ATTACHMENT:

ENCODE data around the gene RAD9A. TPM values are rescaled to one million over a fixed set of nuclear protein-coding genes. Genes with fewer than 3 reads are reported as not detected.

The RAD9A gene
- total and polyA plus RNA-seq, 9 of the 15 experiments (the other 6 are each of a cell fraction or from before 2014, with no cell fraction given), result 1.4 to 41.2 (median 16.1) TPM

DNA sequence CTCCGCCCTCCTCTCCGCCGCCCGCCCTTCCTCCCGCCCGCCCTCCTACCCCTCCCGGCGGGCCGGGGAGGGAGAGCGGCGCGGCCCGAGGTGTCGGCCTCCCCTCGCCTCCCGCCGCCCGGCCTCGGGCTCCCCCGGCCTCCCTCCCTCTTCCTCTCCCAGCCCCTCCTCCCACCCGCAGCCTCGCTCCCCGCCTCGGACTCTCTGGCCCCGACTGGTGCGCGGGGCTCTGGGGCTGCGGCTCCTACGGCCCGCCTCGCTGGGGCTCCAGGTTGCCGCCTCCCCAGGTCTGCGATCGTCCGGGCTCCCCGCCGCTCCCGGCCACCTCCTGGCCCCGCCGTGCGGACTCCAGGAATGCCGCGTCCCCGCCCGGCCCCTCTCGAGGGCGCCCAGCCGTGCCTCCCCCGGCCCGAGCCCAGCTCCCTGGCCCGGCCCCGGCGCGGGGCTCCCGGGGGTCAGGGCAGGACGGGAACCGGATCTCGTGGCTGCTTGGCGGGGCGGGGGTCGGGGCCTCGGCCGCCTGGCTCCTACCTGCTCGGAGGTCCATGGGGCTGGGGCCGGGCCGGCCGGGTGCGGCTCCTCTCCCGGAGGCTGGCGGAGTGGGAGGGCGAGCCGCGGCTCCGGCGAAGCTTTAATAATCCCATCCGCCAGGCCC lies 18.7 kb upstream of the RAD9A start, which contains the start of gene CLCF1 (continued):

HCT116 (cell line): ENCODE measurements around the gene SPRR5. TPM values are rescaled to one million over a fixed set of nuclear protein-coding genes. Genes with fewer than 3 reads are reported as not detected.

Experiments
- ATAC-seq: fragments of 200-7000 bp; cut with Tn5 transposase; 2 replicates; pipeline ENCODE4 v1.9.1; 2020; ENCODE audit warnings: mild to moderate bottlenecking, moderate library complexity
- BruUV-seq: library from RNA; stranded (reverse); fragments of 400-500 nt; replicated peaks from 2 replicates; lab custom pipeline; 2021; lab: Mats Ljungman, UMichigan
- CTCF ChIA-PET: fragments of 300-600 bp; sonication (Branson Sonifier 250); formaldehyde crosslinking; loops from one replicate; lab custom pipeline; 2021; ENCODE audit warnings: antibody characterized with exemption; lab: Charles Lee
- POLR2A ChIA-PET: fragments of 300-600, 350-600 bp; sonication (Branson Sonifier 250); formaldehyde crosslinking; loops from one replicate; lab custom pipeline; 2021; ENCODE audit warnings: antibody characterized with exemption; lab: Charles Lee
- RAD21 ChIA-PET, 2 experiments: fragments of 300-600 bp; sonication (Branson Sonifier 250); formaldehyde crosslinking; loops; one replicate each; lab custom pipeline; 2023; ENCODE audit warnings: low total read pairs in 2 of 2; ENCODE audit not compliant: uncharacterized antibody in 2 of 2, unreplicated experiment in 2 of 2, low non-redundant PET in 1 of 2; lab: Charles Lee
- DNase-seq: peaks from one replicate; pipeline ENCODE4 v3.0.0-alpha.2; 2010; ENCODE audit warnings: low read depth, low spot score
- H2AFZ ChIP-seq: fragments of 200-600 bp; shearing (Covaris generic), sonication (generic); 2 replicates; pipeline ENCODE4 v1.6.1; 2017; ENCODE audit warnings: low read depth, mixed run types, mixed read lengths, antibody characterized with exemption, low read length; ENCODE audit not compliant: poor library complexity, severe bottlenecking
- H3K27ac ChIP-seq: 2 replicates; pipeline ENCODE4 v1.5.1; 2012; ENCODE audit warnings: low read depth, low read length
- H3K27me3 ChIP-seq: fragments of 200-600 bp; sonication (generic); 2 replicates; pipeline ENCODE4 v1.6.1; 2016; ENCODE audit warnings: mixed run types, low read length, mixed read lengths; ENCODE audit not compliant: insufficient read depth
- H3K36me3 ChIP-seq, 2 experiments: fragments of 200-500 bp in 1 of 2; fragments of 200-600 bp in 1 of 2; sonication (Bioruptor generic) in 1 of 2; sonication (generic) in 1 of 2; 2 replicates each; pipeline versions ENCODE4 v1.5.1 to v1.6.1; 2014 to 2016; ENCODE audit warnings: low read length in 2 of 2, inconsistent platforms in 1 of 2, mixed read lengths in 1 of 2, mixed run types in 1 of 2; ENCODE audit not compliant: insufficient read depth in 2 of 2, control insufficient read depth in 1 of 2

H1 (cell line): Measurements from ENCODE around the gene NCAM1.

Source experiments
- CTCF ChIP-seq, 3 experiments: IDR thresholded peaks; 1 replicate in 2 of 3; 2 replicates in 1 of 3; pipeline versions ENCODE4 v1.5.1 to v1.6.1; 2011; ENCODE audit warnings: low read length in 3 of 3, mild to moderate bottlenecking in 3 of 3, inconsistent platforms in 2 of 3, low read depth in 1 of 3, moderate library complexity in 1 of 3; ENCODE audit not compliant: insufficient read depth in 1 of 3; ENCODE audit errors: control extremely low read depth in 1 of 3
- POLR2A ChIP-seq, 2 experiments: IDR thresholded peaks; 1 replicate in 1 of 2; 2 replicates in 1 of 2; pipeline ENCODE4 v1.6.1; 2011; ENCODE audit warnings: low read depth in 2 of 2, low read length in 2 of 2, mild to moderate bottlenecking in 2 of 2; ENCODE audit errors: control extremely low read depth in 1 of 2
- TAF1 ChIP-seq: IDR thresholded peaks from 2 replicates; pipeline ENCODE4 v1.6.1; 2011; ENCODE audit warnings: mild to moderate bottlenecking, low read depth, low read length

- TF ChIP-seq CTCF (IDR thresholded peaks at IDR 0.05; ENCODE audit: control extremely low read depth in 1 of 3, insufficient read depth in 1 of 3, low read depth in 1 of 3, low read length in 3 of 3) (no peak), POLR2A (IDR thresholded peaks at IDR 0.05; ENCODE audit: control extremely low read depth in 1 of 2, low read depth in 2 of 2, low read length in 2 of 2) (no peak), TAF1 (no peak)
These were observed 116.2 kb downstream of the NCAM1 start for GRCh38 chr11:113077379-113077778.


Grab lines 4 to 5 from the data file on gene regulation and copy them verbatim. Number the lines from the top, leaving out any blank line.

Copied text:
DNA sequence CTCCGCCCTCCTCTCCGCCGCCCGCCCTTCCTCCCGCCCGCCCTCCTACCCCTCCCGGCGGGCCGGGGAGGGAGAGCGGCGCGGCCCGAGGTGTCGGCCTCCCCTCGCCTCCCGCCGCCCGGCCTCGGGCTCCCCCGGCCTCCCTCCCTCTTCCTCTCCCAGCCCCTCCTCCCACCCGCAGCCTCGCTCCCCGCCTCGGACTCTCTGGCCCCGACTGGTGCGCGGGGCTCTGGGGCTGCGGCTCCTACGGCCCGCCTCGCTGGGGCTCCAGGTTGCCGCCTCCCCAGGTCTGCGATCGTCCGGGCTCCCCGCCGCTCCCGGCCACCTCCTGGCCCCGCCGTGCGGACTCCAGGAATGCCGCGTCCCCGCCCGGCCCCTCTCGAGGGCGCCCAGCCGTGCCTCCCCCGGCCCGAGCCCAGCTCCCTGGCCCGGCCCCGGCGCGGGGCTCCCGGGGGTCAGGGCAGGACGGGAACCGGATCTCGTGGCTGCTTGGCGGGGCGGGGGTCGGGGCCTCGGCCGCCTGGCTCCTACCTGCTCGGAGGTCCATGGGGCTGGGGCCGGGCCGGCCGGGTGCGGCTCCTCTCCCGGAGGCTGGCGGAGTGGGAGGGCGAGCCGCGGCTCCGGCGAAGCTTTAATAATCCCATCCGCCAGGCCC lies 18.7 kb upstream of the RAD9A start, which contains the start of gene CLCF1 (continued):

HCT116 (cell line): ENCODE measurements around the gene SPRR5. TPM values are rescaled to one million over a fixed set of nuclear protein-coding genes. Genes with fewer than 3 reads are reported as not detected.